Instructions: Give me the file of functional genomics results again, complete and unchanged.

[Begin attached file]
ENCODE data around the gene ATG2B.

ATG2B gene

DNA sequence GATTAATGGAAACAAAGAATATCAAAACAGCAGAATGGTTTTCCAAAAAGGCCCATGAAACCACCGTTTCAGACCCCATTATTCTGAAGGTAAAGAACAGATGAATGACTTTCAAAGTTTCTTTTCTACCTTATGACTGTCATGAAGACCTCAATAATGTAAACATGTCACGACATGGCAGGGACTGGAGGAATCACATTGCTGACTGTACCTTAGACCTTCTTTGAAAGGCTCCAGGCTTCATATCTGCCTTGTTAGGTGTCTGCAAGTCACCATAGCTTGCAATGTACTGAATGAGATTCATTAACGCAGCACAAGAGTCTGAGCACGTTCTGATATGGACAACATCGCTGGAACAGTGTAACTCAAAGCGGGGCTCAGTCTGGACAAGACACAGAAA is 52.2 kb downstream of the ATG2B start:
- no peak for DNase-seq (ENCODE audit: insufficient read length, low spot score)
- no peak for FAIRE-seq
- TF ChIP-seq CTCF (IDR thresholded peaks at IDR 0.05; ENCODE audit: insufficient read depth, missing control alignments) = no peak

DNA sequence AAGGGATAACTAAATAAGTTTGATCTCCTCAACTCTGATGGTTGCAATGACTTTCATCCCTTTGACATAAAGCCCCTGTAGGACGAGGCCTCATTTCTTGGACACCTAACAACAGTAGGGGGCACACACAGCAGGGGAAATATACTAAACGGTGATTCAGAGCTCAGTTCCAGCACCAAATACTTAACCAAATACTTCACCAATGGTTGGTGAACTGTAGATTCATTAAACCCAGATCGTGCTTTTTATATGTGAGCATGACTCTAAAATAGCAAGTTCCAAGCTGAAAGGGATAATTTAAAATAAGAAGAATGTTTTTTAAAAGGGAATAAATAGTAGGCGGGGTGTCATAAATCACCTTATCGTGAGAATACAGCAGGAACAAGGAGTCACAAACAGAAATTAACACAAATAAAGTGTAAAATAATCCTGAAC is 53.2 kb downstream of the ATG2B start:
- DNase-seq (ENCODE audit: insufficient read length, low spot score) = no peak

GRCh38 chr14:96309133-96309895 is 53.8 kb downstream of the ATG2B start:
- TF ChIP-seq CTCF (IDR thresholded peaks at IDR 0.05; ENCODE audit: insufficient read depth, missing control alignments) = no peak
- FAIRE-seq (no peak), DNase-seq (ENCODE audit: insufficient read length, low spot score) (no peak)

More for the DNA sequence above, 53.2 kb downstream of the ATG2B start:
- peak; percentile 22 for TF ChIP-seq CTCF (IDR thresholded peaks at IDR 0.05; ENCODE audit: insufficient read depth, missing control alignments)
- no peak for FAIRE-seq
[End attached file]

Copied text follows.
ENCODE data around the gene ATG2B.

ATG2B gene

DNA sequence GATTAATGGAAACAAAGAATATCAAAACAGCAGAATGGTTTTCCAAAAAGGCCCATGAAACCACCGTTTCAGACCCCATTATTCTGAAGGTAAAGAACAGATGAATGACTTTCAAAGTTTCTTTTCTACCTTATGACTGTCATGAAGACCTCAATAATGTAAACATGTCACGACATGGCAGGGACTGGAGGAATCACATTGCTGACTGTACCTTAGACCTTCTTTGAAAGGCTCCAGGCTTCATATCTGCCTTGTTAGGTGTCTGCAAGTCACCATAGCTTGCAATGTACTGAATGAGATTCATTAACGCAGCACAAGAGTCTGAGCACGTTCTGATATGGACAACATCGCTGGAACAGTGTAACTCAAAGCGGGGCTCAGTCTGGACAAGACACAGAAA is 52.2 kb downstream of the ATG2B start:
- no peak for DNase-seq (ENCODE audit: insufficient read length, low spot score)
- no peak for FAIRE-seq
- TF ChIP-seq CTCF (IDR thresholded peaks at IDR 0.05; ENCODE audit: insufficient read depth, missing control alignments) = no peak

DNA sequence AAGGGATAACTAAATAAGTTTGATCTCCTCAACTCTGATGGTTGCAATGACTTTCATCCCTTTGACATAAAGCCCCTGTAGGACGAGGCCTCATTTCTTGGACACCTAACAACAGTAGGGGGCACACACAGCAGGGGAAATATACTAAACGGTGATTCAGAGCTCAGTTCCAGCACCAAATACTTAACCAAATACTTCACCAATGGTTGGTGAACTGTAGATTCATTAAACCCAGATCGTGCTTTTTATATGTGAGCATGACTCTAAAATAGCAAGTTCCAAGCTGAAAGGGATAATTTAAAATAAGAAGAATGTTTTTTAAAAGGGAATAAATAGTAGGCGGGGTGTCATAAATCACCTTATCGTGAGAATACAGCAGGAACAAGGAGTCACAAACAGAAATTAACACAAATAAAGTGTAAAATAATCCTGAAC is 53.2 kb downstream of the ATG2B start:
- DNase-seq (ENCODE audit: insufficient read length, low spot score) = no peak

GRCh38 chr14:96309133-96309895 is 53.8 kb downstream of the ATG2B start:
- TF ChIP-seq CTCF (IDR thresholded peaks at IDR 0.05; ENCODE audit: insufficient read depth, missing control alignments) = no peak
- FAIRE-seq (no peak), DNase-seq (ENCODE audit: insufficient read length, low spot score) (no peak)

More for the DNA sequence above, 53.2 kb downstream of the ATG2B start:
- peak; percentile 22 for TF ChIP-seq CTCF (IDR thresholded peaks at IDR 0.05; ENCODE audit: insufficient read depth, missing control alignments)
- no peak for FAIRE-seq